"The Sinking" and "Death of Titanic" mark the end of the ship's life, the ironically angelic choir contrasting with Horner's famous "crashing" piano and timpani hits, lamenting the dreadful fate of the passengers. The disturbing climax to "Death of Titanic" is especially effective, the orchestra and synth choir reaching a frightening cacophony as the vessel sinks to the bottom of the ocean. The romantic theme is also mixed in at key intervals to represent Jack and Rose's love affair in the face of horrific odds. The tone of these two tracks will remind listeners of Horner's work on the likes of The Pelican Brief and Apollo 13, although it should be stressed that the music as it appears in the film is edited differently to what is heard on the album release.

James Horner - Titanic picture 5 The final third of the album is haunted by tragedy before the cathartic finale. "A Promise Kept" begins in ghostly fashion as the survivors aim to fish people out of the freezing North Atlantic. 2 minutes into the track, the combination of chimes, flute and strings is especially chilling, mirroring the frozen environment; then of course there is the gut wrenching application of Sissel's voice during *that* scene where the two lovers are parted, before it builds to a hopeful climax. "A Life So Changed" re-introduces the haunting Absolution theme as the characters are cast adrift in the wake of the disaster.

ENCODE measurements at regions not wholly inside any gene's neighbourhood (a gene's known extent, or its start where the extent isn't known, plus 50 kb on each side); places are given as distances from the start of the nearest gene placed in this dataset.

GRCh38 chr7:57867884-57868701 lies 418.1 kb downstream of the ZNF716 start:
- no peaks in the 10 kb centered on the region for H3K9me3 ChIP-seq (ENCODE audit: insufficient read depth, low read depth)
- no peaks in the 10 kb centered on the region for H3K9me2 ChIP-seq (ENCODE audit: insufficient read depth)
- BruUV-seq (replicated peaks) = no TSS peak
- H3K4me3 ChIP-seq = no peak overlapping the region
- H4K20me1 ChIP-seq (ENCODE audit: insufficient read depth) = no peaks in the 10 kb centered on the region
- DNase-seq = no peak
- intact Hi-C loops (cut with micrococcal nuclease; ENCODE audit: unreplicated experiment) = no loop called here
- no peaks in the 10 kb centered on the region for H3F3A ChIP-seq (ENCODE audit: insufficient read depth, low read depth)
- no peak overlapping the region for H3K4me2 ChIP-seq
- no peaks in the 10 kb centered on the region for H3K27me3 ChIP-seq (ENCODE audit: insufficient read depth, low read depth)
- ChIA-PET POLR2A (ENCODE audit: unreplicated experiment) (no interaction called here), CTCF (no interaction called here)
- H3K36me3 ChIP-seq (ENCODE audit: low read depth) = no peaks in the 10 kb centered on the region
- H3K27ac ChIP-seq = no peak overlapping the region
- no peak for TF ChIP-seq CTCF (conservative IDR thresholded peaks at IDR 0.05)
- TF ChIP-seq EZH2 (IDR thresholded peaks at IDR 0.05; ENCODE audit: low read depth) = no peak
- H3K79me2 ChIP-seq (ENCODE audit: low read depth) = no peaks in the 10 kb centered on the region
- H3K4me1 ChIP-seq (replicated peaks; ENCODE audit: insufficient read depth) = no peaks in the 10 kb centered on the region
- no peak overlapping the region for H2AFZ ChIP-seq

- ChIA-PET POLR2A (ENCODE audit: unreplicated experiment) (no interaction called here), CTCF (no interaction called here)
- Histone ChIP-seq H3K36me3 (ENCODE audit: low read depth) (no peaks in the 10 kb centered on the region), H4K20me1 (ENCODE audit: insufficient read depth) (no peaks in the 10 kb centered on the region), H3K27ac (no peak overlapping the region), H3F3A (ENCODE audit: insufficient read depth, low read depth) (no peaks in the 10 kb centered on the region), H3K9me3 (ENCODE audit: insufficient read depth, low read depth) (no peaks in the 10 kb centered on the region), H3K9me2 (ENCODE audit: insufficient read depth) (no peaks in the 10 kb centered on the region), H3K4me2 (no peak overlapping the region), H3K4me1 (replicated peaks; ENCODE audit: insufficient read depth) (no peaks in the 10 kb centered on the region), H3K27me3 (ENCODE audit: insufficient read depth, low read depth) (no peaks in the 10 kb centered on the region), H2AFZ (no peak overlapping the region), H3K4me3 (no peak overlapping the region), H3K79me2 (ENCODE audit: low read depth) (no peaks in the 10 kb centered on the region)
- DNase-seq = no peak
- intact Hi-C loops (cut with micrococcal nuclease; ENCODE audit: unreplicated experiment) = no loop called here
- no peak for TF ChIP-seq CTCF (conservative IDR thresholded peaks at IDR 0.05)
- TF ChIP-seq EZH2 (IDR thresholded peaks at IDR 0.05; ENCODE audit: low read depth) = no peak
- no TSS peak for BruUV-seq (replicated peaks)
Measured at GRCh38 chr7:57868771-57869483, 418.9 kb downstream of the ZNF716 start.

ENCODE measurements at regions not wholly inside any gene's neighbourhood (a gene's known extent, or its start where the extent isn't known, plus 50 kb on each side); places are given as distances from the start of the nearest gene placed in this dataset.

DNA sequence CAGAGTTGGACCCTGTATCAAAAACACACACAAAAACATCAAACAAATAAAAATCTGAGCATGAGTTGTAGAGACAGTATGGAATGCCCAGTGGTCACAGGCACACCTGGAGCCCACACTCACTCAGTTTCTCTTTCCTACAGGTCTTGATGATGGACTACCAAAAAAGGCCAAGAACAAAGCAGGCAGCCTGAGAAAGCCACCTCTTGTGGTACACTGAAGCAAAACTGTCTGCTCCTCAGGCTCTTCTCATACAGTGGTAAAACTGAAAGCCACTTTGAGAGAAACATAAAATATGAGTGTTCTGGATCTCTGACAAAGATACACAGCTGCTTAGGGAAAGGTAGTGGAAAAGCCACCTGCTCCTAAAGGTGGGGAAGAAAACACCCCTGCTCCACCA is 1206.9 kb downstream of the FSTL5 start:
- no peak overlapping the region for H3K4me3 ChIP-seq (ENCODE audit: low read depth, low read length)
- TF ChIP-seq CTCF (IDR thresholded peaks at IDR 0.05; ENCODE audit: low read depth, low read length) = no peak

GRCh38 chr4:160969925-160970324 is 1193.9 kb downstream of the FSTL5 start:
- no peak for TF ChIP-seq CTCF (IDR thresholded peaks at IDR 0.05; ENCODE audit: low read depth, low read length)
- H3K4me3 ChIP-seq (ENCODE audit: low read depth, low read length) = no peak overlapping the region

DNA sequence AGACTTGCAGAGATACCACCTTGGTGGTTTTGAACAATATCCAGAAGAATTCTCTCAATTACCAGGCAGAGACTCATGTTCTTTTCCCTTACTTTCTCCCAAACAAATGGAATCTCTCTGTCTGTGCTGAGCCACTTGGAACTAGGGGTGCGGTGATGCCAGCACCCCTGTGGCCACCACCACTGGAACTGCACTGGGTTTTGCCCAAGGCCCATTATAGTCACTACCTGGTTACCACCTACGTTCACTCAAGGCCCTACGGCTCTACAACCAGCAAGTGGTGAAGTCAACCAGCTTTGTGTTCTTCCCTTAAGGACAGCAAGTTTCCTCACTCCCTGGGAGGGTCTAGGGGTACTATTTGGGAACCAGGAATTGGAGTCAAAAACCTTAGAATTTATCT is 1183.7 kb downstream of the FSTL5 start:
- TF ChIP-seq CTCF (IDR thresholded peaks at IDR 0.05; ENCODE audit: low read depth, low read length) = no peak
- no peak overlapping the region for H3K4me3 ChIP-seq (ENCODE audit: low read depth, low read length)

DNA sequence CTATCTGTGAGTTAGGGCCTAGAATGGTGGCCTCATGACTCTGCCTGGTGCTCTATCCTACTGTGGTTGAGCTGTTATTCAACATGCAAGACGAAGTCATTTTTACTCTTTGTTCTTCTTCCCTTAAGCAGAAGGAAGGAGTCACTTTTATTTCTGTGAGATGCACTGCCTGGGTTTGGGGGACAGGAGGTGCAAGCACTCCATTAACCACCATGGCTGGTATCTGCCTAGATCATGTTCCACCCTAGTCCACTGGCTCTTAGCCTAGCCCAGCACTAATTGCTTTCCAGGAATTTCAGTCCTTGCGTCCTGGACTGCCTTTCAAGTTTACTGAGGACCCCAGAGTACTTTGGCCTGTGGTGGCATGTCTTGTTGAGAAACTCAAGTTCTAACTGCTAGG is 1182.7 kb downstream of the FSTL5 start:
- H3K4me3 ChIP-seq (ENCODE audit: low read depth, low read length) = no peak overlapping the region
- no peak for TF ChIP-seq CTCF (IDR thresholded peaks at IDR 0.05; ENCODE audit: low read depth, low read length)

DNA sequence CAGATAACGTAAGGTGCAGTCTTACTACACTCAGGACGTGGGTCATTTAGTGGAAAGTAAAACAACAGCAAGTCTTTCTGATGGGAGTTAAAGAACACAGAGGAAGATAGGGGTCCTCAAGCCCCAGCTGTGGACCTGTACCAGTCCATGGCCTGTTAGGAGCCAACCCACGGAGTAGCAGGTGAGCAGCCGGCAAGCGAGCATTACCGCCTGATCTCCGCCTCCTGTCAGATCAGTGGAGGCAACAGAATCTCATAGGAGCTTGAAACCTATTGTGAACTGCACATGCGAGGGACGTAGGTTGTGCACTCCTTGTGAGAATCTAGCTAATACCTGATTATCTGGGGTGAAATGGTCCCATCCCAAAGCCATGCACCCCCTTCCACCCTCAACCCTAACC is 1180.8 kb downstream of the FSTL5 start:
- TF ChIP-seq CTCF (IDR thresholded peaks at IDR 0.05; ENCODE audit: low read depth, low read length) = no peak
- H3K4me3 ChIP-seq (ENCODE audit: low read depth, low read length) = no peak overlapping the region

The score's highlight then occurs in the breathtakingly beautiful "An Ocean of Memories", inexplicably not heard in the film. Presumably this was a matter of editing – it's one of the most beautiful pieces of Horner's entire career, the combination of glassy, tinkling chimes, Sissel's voice and the orchestra vividly depicting the deep well of memories that Rose has stored inside her since surviving the tragedy. The exquisite trumpet solo at 4:26 is worthy of special note - in many ways, it's reminiscent of Horner's 1996 triumph, The Spitfire Grill. The score then concludes with Dion's weepie ballad before a final summation of Horner's Absolution theme, as well as the ship motif, in "Hymn to the Sea".

James Horner - Titanic picture 6 The saying goes "familiarity breeds contempt" and it's very easy to sniff at the Titanic score, given its frequent exposure (some might say over exposure) on the billboard charts back in 1998, not to mention the pervasive Celine Dion number. However, although it's not James Horner's most accomplished score (any number of titles could take precedence – The Land Before Time, Glory, Field of Dreams, Legends of the Fall, Braveheart, Apollo 13, The Spitfire Grill et al), it nevertheless demonstrates his acute dramatic intuition.